Edward Grimston (Ipswich MP)

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Edward Grimston (ca. 1508-1600), of Rishangles, Suffolk, was an English politician and comptroller of Calais.

He was a Member of Parliament (MP) for Ipswich in 1563, 1571 and 1572, Eye in 1589 and Orford in 1593.[1]

Early life[edit]

He was the son of Edward Grimston, by his wife Anne, daughter of John Garnish of Kenton, Suffolk. His grandfather was Edward Grimston (d. 19 March 1494), a son of the diplomat Edward Grimston (d. 1478), subject of the well-known portrait of 1446 by Petrus Christus (on long-term loan to the National Gallery from his descendent the Earl of Verulam), and his second wife Mary Drury. For a while he studied at Gonville Hall, Cambridge, but did not graduate. He was a commissioner in 1552 for the sale of church goods in Ipswich.[2]

The fall of Calais[edit]

On 28 August 1552 he was appointed comptroller of Calais and the marches, by a patent dated 16 April 1553. In 1557 he purchased from the crown the manor of Rishangles, Suffolk, subject to the life estate of Robert Chichester. He is said to have frequently warned his superiors about the condition of Calais. When it was taken by Francis, Duke of Guise on 7 January 1558 he was made a prisoner and sent to the Bastille in Paris. He lost an estate purchased about Calais, and his ransom was set high. On 2 July 1558 he, Thomas Wentworth, 2nd Baron Wentworth, and others were indicted in London for high treason for a private agreement with the king of the French to surrender Calais. In October 1559 he was still a prisoner in the Bastille. He was lodged at the top of the building, but, with a file and a rope, changed his clothes with his servant, and escaped. He cut his beard with a pair of scissors supplied by his servant, managed to pass for a Scot, and got to England about the middle of November.[2] / Grimston surrendered himself to the indictment against him, and was confined, first in Sir John Mason's house, and then in the Tower of London. On 28 November a special commission was issued for his trial. He was arraigned at the Guildhall, London, on 1 December. The jury acquitted him, and he was forthwith discharged.[2]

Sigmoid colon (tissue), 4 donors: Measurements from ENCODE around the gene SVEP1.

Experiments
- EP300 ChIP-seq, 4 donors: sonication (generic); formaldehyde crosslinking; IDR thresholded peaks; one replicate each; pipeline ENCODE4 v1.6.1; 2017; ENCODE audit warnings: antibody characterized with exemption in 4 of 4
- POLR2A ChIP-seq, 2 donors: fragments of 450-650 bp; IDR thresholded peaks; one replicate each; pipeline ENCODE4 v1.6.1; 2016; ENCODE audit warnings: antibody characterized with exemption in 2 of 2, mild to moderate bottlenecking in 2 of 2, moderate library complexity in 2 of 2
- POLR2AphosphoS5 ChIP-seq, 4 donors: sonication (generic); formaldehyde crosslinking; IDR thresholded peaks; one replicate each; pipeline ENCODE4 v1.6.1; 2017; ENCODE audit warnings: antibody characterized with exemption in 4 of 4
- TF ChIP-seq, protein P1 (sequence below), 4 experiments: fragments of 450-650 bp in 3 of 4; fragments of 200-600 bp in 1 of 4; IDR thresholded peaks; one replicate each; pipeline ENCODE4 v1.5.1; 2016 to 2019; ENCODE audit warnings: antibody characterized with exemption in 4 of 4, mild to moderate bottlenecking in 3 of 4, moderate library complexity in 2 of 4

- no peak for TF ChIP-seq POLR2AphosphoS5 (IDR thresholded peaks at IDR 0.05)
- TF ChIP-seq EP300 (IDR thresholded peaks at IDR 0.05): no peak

Later life[edit]

In July 1560 Grimston was appointed muster-master of the army of the north, and by 6 August following had taken up his quarters at Berwick. Letters from him describing the bad state of the garrison are extant. The queen desired to recall him at Michaelmas, but he stayed on until the middle of November.[2]

To the parliament which assembled on 11 January 1563 Grimston was returned for Ipswich. On 25 June 1565 he was a second time appointed to a post at Berwick. following. He was again returned for Ipswich to the parliaments which met on 2 April 1571 and on 8 May 1572.[2]

Grimston died on 17 March 1599.[2]


Grimston was twice married. His son, Edward Grimston, by his first wife, married Joan, daughter of Thomas Risby of Lavenham, Suffolk, and granddaughter of John Harbottle of Crossfield, and died in 1610. He was the grandfather of Sir Harbottle Grimston, 1st Baronet.[2]



 This article incorporates text from a publication now in the public domain"Grimston, Edward". Dictionary of National Biography. London: Smith, Elder & Co. 1885–1900.